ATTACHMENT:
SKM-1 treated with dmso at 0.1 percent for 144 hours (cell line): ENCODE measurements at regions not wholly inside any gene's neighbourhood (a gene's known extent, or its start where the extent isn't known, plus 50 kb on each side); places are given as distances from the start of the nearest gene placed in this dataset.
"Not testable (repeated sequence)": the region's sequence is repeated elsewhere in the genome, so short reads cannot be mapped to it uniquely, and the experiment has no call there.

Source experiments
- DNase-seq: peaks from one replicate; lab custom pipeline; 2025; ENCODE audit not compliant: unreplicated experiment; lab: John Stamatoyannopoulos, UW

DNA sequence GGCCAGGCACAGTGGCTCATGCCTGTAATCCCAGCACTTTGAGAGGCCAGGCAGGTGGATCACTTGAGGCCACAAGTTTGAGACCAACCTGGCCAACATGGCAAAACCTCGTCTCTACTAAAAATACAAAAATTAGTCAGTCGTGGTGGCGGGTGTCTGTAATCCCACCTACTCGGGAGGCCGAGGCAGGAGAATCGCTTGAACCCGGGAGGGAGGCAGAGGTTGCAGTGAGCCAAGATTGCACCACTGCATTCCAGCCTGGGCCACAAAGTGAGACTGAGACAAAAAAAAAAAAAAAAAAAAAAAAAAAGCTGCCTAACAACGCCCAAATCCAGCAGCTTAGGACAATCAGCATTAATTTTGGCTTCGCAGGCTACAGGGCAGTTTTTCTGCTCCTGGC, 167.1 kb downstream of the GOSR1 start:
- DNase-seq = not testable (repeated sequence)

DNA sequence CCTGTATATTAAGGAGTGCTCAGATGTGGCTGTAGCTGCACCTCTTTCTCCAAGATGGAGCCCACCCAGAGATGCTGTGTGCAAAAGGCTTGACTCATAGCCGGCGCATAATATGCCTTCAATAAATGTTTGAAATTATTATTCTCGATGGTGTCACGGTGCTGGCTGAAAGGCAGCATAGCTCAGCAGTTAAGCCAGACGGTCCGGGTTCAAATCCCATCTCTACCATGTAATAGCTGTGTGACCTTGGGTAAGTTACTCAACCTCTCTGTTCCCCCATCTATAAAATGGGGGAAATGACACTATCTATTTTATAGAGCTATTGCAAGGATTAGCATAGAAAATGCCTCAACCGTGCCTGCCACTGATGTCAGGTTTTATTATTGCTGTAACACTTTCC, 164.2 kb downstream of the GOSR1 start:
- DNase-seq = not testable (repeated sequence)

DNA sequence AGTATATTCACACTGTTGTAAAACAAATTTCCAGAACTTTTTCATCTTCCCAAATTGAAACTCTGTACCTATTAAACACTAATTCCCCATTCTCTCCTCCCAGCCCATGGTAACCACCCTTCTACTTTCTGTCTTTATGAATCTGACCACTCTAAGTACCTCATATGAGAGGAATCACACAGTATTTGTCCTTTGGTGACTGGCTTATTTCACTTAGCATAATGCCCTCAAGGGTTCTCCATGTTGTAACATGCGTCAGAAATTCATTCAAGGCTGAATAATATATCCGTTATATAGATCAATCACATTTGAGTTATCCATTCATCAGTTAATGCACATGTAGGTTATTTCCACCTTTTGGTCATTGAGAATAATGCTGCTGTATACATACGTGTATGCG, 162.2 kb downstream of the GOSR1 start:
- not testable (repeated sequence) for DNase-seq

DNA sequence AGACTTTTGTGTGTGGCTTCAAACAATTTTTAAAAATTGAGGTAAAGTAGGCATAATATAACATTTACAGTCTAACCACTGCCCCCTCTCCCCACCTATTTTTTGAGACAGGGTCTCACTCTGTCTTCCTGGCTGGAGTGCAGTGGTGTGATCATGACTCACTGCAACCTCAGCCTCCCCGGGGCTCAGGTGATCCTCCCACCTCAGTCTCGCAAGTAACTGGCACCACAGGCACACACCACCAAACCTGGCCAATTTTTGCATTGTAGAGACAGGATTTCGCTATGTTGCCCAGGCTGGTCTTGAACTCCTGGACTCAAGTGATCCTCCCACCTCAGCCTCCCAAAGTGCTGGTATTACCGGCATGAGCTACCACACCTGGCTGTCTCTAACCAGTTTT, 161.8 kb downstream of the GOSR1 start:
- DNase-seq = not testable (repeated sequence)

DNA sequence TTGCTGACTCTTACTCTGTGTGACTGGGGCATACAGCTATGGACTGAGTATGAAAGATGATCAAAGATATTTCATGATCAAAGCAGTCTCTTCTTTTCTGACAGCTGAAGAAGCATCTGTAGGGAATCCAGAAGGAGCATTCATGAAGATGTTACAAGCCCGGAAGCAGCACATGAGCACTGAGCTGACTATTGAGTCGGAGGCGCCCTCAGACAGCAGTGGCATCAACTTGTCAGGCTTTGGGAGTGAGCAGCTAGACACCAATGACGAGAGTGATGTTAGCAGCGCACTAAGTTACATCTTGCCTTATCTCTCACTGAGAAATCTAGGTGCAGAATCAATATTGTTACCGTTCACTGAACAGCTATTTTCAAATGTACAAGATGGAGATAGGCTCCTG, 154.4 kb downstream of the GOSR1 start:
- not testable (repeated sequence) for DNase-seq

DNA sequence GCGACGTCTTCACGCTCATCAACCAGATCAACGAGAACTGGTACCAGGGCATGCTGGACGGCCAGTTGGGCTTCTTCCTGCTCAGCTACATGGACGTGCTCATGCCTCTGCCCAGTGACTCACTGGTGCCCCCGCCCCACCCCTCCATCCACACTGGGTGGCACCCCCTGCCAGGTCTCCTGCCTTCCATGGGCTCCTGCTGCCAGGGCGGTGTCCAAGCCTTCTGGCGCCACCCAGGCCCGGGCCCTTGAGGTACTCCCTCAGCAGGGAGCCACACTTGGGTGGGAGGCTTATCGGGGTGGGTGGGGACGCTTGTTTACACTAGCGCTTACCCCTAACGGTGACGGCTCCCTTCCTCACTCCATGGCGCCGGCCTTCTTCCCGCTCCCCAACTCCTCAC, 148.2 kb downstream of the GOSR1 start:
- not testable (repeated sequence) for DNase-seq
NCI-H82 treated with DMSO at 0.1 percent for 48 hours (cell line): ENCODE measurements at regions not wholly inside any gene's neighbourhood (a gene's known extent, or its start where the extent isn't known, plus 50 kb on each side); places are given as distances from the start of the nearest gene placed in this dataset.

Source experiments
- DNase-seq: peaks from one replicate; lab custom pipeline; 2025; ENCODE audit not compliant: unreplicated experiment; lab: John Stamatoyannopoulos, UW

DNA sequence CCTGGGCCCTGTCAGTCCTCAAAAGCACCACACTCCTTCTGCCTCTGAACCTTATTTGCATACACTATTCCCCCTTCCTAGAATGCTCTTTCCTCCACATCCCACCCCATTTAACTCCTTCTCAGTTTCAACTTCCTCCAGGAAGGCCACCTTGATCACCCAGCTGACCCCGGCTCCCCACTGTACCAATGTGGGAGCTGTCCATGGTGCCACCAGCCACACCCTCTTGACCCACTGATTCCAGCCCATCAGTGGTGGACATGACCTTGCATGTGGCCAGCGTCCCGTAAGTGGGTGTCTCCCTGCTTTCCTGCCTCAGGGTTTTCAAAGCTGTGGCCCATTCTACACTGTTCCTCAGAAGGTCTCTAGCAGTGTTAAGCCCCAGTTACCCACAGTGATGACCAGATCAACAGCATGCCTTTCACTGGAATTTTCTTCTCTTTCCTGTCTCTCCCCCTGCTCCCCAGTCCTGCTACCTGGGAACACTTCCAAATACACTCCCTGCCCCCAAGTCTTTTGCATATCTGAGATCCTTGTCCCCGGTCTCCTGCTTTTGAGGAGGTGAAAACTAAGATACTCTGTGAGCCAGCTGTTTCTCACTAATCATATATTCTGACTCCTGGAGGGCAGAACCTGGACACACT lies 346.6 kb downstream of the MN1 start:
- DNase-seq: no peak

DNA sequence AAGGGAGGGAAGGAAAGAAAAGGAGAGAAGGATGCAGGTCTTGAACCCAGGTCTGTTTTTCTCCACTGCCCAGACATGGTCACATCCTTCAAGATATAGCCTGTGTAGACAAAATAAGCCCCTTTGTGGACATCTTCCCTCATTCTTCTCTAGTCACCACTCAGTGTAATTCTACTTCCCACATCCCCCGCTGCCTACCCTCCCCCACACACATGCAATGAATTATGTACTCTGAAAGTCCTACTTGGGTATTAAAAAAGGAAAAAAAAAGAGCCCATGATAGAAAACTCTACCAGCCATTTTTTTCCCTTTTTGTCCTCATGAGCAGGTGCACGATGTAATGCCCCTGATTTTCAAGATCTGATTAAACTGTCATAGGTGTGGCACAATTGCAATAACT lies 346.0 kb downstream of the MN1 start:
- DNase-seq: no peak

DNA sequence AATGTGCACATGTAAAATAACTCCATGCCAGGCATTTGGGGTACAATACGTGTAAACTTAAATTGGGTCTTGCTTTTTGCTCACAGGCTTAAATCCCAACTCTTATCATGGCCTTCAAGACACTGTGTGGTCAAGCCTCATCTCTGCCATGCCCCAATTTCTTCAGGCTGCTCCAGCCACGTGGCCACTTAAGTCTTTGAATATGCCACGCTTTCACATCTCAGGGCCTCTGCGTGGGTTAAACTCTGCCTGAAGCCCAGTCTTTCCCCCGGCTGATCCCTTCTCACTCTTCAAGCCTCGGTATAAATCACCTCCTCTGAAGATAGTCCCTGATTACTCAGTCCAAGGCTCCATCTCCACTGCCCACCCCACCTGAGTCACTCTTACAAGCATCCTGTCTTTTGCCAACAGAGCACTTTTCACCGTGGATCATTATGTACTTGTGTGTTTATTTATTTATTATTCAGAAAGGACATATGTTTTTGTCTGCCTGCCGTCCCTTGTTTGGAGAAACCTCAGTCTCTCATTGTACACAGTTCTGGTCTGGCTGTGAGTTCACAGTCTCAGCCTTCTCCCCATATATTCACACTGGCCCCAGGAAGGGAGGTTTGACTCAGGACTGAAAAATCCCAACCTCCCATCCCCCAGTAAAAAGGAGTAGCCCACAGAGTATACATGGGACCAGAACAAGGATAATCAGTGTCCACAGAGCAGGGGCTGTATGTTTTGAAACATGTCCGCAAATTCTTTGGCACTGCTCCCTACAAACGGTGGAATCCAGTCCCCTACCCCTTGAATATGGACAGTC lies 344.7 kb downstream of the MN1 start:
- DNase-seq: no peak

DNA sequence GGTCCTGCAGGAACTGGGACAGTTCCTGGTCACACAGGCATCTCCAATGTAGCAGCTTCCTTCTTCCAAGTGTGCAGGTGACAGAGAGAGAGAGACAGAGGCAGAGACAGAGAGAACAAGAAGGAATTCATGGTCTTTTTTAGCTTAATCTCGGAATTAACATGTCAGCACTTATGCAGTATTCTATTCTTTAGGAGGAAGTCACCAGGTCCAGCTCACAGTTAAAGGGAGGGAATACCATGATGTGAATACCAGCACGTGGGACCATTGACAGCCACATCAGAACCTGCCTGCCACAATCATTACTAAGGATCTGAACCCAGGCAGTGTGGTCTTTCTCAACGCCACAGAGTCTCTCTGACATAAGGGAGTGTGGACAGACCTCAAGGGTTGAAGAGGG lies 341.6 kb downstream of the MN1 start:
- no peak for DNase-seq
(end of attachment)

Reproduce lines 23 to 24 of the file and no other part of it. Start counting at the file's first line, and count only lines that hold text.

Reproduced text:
- DNase-seq: no peak

DNA sequence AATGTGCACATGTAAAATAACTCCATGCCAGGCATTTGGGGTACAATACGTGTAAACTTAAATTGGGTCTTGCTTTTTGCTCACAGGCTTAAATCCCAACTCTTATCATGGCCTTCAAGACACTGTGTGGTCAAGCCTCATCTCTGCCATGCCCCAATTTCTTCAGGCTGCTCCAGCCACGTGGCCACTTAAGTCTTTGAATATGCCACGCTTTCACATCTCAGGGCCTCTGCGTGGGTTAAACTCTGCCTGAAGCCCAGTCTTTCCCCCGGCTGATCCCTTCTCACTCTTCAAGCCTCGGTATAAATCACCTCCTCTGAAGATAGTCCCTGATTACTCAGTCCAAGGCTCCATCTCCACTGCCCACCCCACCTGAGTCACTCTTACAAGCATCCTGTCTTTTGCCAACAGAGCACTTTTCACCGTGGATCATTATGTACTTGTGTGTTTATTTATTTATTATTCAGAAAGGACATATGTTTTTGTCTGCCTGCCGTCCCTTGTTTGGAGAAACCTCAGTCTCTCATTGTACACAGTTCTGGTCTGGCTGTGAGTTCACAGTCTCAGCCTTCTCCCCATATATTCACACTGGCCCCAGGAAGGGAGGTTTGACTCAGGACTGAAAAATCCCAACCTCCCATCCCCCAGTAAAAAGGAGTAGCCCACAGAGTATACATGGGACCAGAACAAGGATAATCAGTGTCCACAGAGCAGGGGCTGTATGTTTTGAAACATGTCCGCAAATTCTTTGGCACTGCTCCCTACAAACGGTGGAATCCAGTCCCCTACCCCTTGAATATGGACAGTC lies 344.7 kb downstream of the MN1 start: